The grand coalition’s refugee policy is just as heavily influenced by the AfD as its strengthening of the police, intelligence agencies, and military. The grand coalition’s Verfassungsschutz Report, issued by the domestic intelligence agency, also bears the AfD’s imprint. While the AfD and its right-wing extremist supporters are merely mentioned as the “victims” of alleged “left-wing extremism,” all opposition to capitalism, nationalism, militarism, and imperialism is denounced as “left-wing extremist” and “unconstitutional.” The Sozialistische Gleichheitspartei (SGP) is taking legal action against surveillance by German secret service.
In his book, Why Are They Back? Historical Falsification, Political Conspiracy, and the Return of Fascism in Germany, SGP Deputy National Secretary Christoph Vandreier examines in detail how the AfD’s rise was systematically prepared ideologically and politically by the intelligence agencies, political parties, the media and university professors. This created the intellectual environment within which fascism could thrive once again almost 75 years after the collapse of the Third Reich.
In the first chapter, “The return of German militarism,” Vandreier deals with what is in a certain sense a programmatic article, “The transformation of the past,” which appeared in Der Spiegel in early 2014. Authored by Dirk Kurbjuweit, who was subsequently promoted to the position of deputy editor-in-chief of Germany’s largest news magazine, the article appealed for a “revision” of the crimes of German imperialism in the twentieth century. As key witnesses in support of this “transformation,” Kurbjuweit cited the right-wing Humboldt University historian Jörg Baberowski, and the best-known Nazi apologist of the post-war period, Ernst Nolte.
He cited Nolte as saying, among other things, “I am more and more convinced that we should attach more weight to the role played by the Poles and the British [in the question of responsibility for triggering World War II] than is usually the case.” Nolte also accused the Jews of “ ‘Their own part in the gulag’, because some Bolsheviks were Jews.” Although Kurbjuweit remarked that this has long been an argument of “jew haters,” he went on to comment, “But this man [Nolte] wasn’t wrong about everything.” He then cited Baberowski, a firm supporter of Nolte, who stated, “Hitler was not a psychopath, he was not vicious. He did not want to talk about the extermination of the Jews at his table.”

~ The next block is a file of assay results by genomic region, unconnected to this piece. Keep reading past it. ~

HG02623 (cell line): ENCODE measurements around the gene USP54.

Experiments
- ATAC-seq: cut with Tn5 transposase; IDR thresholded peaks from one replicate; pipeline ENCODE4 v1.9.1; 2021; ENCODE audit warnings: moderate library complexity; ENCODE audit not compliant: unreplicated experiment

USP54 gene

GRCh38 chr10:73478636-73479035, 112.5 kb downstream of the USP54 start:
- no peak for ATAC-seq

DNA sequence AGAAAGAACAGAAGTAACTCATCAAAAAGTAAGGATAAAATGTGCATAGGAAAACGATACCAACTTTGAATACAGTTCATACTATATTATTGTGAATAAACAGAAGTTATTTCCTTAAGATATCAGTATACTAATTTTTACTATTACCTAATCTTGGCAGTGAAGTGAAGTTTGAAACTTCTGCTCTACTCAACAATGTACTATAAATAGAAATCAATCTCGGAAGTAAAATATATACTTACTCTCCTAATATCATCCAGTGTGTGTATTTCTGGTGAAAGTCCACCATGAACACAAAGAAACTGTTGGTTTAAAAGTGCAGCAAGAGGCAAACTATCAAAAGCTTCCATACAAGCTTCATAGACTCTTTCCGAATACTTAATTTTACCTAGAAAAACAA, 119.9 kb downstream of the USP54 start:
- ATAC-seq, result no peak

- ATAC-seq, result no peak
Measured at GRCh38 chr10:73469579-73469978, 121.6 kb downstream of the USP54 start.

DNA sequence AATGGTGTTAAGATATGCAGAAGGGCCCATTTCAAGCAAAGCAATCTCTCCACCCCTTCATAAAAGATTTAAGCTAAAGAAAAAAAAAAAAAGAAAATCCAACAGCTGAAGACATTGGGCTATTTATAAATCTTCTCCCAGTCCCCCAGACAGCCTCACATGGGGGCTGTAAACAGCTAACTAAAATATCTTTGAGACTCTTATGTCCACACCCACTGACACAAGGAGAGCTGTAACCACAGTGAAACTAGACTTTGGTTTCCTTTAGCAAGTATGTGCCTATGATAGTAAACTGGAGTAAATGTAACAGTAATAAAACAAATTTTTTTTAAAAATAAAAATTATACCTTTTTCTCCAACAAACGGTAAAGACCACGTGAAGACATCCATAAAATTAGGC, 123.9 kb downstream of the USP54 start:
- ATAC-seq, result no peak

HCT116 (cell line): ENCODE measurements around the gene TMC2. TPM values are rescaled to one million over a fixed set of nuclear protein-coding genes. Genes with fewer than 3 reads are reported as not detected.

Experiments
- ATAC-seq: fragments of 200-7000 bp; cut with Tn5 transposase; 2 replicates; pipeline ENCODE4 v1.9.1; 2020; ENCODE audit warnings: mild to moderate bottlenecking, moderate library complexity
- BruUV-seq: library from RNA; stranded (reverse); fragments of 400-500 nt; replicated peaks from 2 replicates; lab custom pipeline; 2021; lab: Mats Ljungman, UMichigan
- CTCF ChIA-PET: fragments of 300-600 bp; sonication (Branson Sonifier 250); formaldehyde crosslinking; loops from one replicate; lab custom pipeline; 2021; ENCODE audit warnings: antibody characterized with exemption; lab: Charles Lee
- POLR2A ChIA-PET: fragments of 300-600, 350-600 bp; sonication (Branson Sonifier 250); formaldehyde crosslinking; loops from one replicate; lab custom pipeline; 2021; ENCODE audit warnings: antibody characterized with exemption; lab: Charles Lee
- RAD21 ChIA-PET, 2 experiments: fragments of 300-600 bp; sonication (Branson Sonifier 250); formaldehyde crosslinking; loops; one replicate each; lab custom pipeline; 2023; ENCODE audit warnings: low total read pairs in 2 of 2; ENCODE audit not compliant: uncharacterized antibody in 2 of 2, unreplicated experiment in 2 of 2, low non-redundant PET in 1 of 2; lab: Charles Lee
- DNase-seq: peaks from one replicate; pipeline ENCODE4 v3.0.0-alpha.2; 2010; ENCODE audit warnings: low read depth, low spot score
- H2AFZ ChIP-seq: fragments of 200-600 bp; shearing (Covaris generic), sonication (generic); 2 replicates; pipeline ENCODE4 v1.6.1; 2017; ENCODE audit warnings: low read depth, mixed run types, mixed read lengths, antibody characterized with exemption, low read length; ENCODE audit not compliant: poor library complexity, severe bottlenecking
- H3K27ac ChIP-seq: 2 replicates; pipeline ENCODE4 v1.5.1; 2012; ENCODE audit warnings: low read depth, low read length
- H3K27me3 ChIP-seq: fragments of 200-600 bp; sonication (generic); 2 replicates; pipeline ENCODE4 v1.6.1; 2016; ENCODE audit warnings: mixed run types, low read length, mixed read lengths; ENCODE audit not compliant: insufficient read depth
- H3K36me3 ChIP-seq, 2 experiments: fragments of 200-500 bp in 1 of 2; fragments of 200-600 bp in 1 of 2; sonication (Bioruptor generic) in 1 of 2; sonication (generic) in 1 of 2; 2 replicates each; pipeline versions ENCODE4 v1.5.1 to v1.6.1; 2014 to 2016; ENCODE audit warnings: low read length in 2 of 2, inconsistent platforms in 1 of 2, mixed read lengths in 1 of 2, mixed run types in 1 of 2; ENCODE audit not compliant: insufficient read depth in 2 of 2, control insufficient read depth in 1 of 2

“Baberowski’s breathtaking falsification of history and downplaying of Nazi crimes met with no opposition whatsoever from academia and the media,” wrote Vandreier in Why are They Back? He then dealt with the reasons for this. The sharp shift to the right in intellectual life in Germany “cannot be explained by referring to the spinelessness of a few professors.” Behind this quiescence lies “a fundamental development: the return of German militarism. The falsification of history prepares the ground for new wars.”
It is now commonplace for right-wing extremists and neo-Nazis to ridicule the Nazis’ victims without any protests coming from the political establishment or media. At the end of January, AfD parliamentary deputy Marc Jongen delivered a fascist speech following the annual parliamentary commemoration of the Holocaust in which he relativised the Nazis’ crimes. Prior to this, AfD deputies in the Bavarian state parliament boycotted a Holocaust commemoration event. And on the anniversary of the liberation of Auschwitz, Polish right-wing extremists demonstrated on the grounds of the former concentration camp and shouted anti-Semitic slogans.
In contrast to the 1930s, fascism is not yet a mass movement. But it is equally as dangerous due to the support it enjoys from high places. The most important lesson of German history is that the struggle against fascism, antisemitism and militarism is inseparable from the fight against their source, the capitalist system, and against all defenders of this bankrupt system. This is the perspective of the SGP. The SGP is running candidates in the European elections to arm the opposition of workers and young people to the far-right danger with a socialist programme.